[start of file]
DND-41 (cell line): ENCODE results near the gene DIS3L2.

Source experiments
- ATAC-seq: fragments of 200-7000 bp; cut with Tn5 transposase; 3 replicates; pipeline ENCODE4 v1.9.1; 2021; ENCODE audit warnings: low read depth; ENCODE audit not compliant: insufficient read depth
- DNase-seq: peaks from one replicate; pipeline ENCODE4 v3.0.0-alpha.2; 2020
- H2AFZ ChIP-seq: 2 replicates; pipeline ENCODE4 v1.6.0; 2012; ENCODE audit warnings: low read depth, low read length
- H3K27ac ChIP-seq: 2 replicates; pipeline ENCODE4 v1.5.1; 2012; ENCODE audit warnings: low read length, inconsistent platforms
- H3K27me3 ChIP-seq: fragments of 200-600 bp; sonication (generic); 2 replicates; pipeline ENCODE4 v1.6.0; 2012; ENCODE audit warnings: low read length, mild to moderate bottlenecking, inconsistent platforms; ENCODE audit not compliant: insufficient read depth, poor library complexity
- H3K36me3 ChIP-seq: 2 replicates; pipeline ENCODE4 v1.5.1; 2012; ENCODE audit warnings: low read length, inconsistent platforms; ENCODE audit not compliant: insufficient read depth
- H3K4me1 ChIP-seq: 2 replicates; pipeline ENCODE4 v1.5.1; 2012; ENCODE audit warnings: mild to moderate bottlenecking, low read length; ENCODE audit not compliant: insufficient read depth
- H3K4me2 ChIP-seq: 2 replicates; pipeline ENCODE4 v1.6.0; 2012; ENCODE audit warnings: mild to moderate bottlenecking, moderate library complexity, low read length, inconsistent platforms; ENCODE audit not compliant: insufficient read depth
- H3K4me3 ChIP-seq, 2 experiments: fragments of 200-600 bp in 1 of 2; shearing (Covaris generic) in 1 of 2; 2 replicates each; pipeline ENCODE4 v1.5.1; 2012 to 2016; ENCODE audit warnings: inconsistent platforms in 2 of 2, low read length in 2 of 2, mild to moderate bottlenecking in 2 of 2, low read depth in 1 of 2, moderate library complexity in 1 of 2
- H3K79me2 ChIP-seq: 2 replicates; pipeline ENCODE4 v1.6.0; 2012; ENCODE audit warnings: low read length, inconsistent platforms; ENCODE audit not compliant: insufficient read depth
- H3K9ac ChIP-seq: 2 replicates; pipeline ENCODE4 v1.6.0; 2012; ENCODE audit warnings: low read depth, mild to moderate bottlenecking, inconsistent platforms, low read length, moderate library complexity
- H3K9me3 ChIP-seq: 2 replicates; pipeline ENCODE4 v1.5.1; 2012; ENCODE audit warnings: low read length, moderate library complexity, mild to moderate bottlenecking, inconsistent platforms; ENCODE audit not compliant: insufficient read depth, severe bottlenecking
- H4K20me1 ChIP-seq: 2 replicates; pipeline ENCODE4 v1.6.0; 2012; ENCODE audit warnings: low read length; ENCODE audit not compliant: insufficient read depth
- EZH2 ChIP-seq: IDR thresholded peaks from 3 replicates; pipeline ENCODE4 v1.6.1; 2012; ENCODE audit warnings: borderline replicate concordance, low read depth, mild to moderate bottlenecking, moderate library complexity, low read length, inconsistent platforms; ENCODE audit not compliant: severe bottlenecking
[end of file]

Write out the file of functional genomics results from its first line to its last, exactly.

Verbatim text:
DND-41 (cell line): ENCODE results near the gene DIS3L2.

Source experiments
- ATAC-seq: fragments of 200-7000 bp; cut with Tn5 transposase; 3 replicates; pipeline ENCODE4 v1.9.1; 2021; ENCODE audit warnings: low read depth; ENCODE audit not compliant: insufficient read depth
- DNase-seq: peaks from one replicate; pipeline ENCODE4 v3.0.0-alpha.2; 2020
- H2AFZ ChIP-seq: 2 replicates; pipeline ENCODE4 v1.6.0; 2012; ENCODE audit warnings: low read depth, low read length
- H3K27ac ChIP-seq: 2 replicates; pipeline ENCODE4 v1.5.1; 2012; ENCODE audit warnings: low read length, inconsistent platforms
- H3K27me3 ChIP-seq: fragments of 200-600 bp; sonication (generic); 2 replicates; pipeline ENCODE4 v1.6.0; 2012; ENCODE audit warnings: low read length, mild to moderate bottlenecking, inconsistent platforms; ENCODE audit not compliant: insufficient read depth, poor library complexity
- H3K36me3 ChIP-seq: 2 replicates; pipeline ENCODE4 v1.5.1; 2012; ENCODE audit warnings: low read length, inconsistent platforms; ENCODE audit not compliant: insufficient read depth
- H3K4me1 ChIP-seq: 2 replicates; pipeline ENCODE4 v1.5.1; 2012; ENCODE audit warnings: mild to moderate bottlenecking, low read length; ENCODE audit not compliant: insufficient read depth
- H3K4me2 ChIP-seq: 2 replicates; pipeline ENCODE4 v1.6.0; 2012; ENCODE audit warnings: mild to moderate bottlenecking, moderate library complexity, low read length, inconsistent platforms; ENCODE audit not compliant: insufficient read depth
- H3K4me3 ChIP-seq, 2 experiments: fragments of 200-600 bp in 1 of 2; shearing (Covaris generic) in 1 of 2; 2 replicates each; pipeline ENCODE4 v1.5.1; 2012 to 2016; ENCODE audit warnings: inconsistent platforms in 2 of 2, low read length in 2 of 2, mild to moderate bottlenecking in 2 of 2, low read depth in 1 of 2, moderate library complexity in 1 of 2
- H3K79me2 ChIP-seq: 2 replicates; pipeline ENCODE4 v1.6.0; 2012; ENCODE audit warnings: low read length, inconsistent platforms; ENCODE audit not compliant: insufficient read depth
- H3K9ac ChIP-seq: 2 replicates; pipeline ENCODE4 v1.6.0; 2012; ENCODE audit warnings: low read depth, mild to moderate bottlenecking, inconsistent platforms, low read length, moderate library complexity
- H3K9me3 ChIP-seq: 2 replicates; pipeline ENCODE4 v1.5.1; 2012; ENCODE audit warnings: low read length, moderate library complexity, mild to moderate bottlenecking, inconsistent platforms; ENCODE audit not compliant: insufficient read depth, severe bottlenecking
- H4K20me1 ChIP-seq: 2 replicates; pipeline ENCODE4 v1.6.0; 2012; ENCODE audit warnings: low read length; ENCODE audit not compliant: insufficient read depth
- EZH2 ChIP-seq: IDR thresholded peaks from 3 replicates; pipeline ENCODE4 v1.6.1; 2012; ENCODE audit warnings: borderline replicate concordance, low read depth, mild to moderate bottlenecking, moderate library complexity, low read length, inconsistent platforms; ENCODE audit not compliant: severe bottlenecking